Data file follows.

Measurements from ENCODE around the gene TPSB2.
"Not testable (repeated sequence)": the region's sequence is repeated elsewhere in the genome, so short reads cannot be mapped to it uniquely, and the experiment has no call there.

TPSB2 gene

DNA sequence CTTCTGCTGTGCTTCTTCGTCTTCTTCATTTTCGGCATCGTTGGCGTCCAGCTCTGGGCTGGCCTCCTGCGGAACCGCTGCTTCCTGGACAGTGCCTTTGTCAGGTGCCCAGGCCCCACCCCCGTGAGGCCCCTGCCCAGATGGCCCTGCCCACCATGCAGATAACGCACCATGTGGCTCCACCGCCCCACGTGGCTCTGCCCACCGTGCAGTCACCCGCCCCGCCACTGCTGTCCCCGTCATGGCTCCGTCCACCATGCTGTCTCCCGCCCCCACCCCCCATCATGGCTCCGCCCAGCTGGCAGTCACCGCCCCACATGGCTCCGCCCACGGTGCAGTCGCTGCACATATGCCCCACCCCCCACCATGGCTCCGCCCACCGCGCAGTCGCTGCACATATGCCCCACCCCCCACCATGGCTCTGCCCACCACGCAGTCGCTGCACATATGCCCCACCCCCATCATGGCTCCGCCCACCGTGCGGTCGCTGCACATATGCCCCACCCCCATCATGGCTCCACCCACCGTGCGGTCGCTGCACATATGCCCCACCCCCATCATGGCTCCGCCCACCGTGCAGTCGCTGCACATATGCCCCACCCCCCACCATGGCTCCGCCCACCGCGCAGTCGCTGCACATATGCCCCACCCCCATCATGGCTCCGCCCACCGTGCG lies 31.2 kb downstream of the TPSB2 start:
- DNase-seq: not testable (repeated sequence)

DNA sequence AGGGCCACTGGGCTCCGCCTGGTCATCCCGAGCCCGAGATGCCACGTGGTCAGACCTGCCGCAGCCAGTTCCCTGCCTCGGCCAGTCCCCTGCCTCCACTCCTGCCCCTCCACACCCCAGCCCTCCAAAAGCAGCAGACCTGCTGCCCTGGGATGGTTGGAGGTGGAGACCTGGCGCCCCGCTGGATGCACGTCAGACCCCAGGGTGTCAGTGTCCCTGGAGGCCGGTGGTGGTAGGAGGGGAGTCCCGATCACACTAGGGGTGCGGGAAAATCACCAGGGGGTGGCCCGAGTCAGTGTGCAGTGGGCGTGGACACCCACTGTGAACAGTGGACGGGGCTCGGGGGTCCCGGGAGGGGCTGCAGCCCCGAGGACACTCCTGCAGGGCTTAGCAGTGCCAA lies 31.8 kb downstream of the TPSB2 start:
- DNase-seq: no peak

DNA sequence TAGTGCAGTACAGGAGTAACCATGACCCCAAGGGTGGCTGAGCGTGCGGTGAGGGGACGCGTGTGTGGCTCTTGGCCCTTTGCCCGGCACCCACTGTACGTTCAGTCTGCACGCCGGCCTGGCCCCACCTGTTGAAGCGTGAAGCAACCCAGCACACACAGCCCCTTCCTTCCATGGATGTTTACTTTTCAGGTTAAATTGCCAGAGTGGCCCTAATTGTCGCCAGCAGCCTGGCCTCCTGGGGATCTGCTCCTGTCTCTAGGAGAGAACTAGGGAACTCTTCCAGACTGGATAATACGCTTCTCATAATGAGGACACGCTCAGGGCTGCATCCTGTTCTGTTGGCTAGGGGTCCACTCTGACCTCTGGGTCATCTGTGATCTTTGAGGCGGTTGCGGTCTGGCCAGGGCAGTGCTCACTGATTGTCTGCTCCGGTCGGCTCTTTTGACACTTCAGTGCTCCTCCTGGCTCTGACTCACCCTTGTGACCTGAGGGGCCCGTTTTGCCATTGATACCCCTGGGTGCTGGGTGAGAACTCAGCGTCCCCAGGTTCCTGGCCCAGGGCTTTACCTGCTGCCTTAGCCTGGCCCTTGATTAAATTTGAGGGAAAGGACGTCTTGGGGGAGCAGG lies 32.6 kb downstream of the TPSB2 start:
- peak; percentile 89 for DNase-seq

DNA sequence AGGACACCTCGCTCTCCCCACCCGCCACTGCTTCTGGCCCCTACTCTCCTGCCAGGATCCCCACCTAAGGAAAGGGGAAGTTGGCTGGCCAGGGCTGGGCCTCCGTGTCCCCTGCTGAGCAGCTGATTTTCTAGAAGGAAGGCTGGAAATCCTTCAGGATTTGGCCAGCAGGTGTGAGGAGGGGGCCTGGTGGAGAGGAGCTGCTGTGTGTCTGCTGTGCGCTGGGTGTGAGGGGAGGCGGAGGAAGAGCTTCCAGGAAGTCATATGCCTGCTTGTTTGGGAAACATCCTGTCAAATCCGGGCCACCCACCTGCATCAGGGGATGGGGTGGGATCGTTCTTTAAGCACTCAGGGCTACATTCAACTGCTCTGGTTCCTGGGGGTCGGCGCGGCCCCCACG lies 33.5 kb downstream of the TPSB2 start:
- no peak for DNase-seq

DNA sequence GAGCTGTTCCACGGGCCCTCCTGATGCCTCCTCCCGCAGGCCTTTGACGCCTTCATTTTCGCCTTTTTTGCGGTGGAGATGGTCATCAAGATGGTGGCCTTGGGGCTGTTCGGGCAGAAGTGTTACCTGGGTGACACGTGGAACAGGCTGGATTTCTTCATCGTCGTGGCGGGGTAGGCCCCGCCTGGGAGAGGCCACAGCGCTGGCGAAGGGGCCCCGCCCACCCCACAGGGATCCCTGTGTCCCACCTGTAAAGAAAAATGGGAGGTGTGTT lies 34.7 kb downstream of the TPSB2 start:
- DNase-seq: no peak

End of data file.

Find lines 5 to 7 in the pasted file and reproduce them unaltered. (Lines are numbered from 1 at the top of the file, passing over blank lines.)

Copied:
- DNase-seq: not testable (repeated sequence)

DNA sequence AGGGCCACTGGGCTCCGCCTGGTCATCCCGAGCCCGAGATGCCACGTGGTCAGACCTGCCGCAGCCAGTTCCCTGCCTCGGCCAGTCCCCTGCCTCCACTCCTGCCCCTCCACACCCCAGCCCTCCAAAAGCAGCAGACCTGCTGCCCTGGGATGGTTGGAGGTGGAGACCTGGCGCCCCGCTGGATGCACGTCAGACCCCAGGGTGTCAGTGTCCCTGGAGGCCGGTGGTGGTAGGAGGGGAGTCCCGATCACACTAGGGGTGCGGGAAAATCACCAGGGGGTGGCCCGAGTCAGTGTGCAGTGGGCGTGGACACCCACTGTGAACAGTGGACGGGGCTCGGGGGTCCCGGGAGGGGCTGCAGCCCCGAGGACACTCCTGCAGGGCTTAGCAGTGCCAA lies 31.8 kb downstream of the TPSB2 start:
- DNase-seq: no peak